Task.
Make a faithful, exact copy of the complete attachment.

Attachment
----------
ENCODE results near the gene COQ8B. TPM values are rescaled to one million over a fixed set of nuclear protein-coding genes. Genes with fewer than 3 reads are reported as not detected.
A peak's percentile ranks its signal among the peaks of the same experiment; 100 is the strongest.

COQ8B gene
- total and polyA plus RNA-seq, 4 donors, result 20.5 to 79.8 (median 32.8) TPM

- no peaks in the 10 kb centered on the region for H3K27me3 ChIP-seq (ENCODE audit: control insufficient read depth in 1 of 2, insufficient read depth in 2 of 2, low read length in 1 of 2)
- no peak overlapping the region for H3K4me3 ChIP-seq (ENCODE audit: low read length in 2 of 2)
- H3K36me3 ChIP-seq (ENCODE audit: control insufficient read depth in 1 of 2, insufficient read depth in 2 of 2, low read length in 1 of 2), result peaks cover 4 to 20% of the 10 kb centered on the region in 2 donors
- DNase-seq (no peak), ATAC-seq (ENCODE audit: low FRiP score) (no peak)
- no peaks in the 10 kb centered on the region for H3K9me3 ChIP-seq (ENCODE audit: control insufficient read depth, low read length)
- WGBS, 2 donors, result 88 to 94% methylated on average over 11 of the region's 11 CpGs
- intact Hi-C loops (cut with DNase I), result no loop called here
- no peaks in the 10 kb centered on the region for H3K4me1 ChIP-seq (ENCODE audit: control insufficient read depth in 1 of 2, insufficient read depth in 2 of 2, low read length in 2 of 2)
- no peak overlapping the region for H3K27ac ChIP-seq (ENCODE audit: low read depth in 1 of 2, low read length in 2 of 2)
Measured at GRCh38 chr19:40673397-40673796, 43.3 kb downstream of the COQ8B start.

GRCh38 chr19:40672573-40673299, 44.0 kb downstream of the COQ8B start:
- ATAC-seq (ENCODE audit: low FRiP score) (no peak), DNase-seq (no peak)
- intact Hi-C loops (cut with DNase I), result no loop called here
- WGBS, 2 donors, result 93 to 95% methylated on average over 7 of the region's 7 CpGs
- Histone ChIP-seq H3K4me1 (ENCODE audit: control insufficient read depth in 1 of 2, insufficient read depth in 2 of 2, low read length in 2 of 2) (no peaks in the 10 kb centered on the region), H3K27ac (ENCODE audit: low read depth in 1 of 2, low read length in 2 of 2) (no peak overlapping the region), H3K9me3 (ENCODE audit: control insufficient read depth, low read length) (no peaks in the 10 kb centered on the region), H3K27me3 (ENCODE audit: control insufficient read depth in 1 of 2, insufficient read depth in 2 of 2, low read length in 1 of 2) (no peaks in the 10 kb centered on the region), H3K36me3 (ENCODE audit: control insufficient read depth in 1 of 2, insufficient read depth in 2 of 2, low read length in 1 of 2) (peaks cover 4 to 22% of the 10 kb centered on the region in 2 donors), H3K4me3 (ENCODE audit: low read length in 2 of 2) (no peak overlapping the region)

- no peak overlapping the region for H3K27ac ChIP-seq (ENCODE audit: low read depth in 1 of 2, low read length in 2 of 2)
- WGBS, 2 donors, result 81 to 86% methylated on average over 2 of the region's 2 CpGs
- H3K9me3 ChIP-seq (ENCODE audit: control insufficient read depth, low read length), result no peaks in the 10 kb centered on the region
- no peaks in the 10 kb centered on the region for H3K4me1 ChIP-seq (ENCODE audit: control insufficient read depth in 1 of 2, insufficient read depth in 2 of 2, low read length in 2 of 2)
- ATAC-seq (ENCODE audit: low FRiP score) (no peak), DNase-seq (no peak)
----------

ENCODE results near the gene COQ8B. TPM values are rescaled to one million over a fixed set of nuclear protein-coding genes. Genes with fewer than 3 reads are reported as not detected.
A peak's percentile ranks its signal among the peaks of the same experiment; 100 is the strongest.

COQ8B gene
- total and polyA plus RNA-seq, 4 donors, result 20.5 to 79.8 (median 32.8) TPM

- no peaks in the 10 kb centered on the region for H3K27me3 ChIP-seq (ENCODE audit: control insufficient read depth in 1 of 2, insufficient read depth in 2 of 2, low read length in 1 of 2)
- no peak overlapping the region for H3K4me3 ChIP-seq (ENCODE audit: low read length in 2 of 2)
- H3K36me3 ChIP-seq (ENCODE audit: control insufficient read depth in 1 of 2, insufficient read depth in 2 of 2, low read length in 1 of 2), result peaks cover 4 to 20% of the 10 kb centered on the region in 2 donors
- DNase-seq (no peak), ATAC-seq (ENCODE audit: low FRiP score) (no peak)
- no peaks in the 10 kb centered on the region for H3K9me3 ChIP-seq (ENCODE audit: control insufficient read depth, low read length)
- WGBS, 2 donors, result 88 to 94% methylated on average over 11 of the region's 11 CpGs
- intact Hi-C loops (cut with DNase I), result no loop called here
- no peaks in the 10 kb centered on the region for H3K4me1 ChIP-seq (ENCODE audit: control insufficient read depth in 1 of 2, insufficient read depth in 2 of 2, low read length in 2 of 2)
- no peak overlapping the region for H3K27ac ChIP-seq (ENCODE audit: low read depth in 1 of 2, low read length in 2 of 2)
Measured at GRCh38 chr19:40673397-40673796, 43.3 kb downstream of the COQ8B start.

GRCh38 chr19:40672573-40673299, 44.0 kb downstream of the COQ8B start:
- ATAC-seq (ENCODE audit: low FRiP score) (no peak), DNase-seq (no peak)
- intact Hi-C loops (cut with DNase I), result no loop called here
- WGBS, 2 donors, result 93 to 95% methylated on average over 7 of the region's 7 CpGs
- Histone ChIP-seq H3K4me1 (ENCODE audit: control insufficient read depth in 1 of 2, insufficient read depth in 2 of 2, low read length in 2 of 2) (no peaks in the 10 kb centered on the region), H3K27ac (ENCODE audit: low read depth in 1 of 2, low read length in 2 of 2) (no peak overlapping the region), H3K9me3 (ENCODE audit: control insufficient read depth, low read length) (no peaks in the 10 kb centered on the region), H3K27me3 (ENCODE audit: control insufficient read depth in 1 of 2, insufficient read depth in 2 of 2, low read length in 1 of 2) (no peaks in the 10 kb centered on the region), H3K36me3 (ENCODE audit: control insufficient read depth in 1 of 2, insufficient read depth in 2 of 2, low read length in 1 of 2) (peaks cover 4 to 22% of the 10 kb centered on the region in 2 donors), H3K4me3 (ENCODE audit: low read length in 2 of 2) (no peak overlapping the region)

- no peak overlapping the region for H3K27ac ChIP-seq (ENCODE audit: low read depth in 1 of 2, low read length in 2 of 2)
- WGBS, 2 donors, result 81 to 86% methylated on average over 2 of the region's 2 CpGs
- H3K9me3 ChIP-seq (ENCODE audit: control insufficient read depth, low read length), result no peaks in the 10 kb centered on the region
- no peaks in the 10 kb centered on the region for H3K4me1 ChIP-seq (ENCODE audit: control insufficient read depth in 1 of 2, insufficient read depth in 2 of 2, low read length in 2 of 2)
- ATAC-seq (ENCODE audit: low FRiP score) (no peak), DNase-seq (no peak)